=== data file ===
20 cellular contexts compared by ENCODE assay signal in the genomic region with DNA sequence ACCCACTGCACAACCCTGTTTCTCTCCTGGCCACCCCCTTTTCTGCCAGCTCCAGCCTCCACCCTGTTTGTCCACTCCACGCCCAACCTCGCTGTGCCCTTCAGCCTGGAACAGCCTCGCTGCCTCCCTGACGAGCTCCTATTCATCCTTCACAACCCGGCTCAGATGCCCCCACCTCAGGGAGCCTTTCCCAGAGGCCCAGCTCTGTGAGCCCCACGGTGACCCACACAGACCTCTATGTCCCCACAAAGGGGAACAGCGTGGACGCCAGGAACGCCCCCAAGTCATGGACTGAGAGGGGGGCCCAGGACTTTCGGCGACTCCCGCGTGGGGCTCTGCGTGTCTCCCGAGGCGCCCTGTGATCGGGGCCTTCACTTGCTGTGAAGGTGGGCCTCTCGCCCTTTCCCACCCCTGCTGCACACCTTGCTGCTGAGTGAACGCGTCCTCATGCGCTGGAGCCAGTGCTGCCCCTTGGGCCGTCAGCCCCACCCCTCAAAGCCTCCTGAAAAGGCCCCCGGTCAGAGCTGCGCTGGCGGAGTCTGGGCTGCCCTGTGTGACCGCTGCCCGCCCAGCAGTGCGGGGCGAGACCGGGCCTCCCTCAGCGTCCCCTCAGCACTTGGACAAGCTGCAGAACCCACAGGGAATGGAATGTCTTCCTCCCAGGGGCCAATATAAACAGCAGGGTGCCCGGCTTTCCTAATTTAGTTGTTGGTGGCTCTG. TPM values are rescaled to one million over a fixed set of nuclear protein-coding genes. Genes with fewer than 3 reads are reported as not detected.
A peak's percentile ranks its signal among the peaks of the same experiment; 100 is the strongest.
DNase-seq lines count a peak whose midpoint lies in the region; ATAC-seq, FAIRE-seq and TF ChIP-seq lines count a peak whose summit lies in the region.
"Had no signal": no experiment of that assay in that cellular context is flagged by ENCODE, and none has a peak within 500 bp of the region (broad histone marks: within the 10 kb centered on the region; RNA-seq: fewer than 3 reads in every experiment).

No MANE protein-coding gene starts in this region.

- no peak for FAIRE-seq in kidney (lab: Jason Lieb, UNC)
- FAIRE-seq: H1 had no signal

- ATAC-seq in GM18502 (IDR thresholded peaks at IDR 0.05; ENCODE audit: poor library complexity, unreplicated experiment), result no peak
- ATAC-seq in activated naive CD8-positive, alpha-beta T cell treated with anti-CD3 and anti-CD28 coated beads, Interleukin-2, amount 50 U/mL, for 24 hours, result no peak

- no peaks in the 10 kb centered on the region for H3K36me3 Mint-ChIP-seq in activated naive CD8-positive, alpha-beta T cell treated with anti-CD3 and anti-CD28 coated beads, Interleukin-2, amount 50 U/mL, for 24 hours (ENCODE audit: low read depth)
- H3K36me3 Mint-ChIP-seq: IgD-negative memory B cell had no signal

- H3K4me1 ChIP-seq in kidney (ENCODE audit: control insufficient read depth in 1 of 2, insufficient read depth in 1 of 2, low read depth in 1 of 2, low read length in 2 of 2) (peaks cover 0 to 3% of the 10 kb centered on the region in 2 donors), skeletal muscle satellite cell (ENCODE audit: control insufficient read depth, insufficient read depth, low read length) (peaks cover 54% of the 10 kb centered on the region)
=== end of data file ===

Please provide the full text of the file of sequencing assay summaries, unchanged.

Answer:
20 cellular contexts compared by ENCODE assay signal in the genomic region with DNA sequence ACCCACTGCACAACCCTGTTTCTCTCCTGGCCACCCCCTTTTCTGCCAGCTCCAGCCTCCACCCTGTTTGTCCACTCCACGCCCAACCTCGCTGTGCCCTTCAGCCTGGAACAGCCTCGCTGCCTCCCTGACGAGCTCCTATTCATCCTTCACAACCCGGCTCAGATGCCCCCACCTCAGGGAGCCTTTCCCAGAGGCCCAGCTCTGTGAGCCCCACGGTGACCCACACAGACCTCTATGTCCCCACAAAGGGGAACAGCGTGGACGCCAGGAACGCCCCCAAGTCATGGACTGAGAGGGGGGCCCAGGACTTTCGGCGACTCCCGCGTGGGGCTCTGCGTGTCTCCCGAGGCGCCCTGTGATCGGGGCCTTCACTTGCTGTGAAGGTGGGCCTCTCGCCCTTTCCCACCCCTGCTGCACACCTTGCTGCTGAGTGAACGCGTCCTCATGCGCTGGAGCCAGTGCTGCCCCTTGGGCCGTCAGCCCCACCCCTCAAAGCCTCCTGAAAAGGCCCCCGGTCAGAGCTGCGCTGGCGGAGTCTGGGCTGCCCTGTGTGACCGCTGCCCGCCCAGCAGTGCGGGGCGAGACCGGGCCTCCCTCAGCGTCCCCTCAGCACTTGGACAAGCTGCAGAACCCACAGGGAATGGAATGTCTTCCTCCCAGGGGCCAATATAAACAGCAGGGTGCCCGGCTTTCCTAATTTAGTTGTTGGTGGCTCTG. TPM values are rescaled to one million over a fixed set of nuclear protein-coding genes. Genes with fewer than 3 reads are reported as not detected.
A peak's percentile ranks its signal among the peaks of the same experiment; 100 is the strongest.
DNase-seq lines count a peak whose midpoint lies in the region; ATAC-seq, FAIRE-seq and TF ChIP-seq lines count a peak whose summit lies in the region.
"Had no signal": no experiment of that assay in that cellular context is flagged by ENCODE, and none has a peak within 500 bp of the region (broad histone marks: within the 10 kb centered on the region; RNA-seq: fewer than 3 reads in every experiment).

No MANE protein-coding gene starts in this region.

- no peak for FAIRE-seq in kidney (lab: Jason Lieb, UNC)
- FAIRE-seq: H1 had no signal

- ATAC-seq in GM18502 (IDR thresholded peaks at IDR 0.05; ENCODE audit: poor library complexity, unreplicated experiment), result no peak
- ATAC-seq in activated naive CD8-positive, alpha-beta T cell treated with anti-CD3 and anti-CD28 coated beads, Interleukin-2, amount 50 U/mL, for 24 hours, result no peak

- no peaks in the 10 kb centered on the region for H3K36me3 Mint-ChIP-seq in activated naive CD8-positive, alpha-beta T cell treated with anti-CD3 and anti-CD28 coated beads, Interleukin-2, amount 50 U/mL, for 24 hours (ENCODE audit: low read depth)
- H3K36me3 Mint-ChIP-seq: IgD-negative memory B cell had no signal

- H3K4me1 ChIP-seq in kidney (ENCODE audit: control insufficient read depth in 1 of 2, insufficient read depth in 1 of 2, low read depth in 1 of 2, low read length in 2 of 2) (peaks cover 0 to 3% of the 10 kb centered on the region in 2 donors), skeletal muscle satellite cell (ENCODE audit: control insufficient read depth, insufficient read depth, low read length) (peaks cover 54% of the 10 kb centered on the region)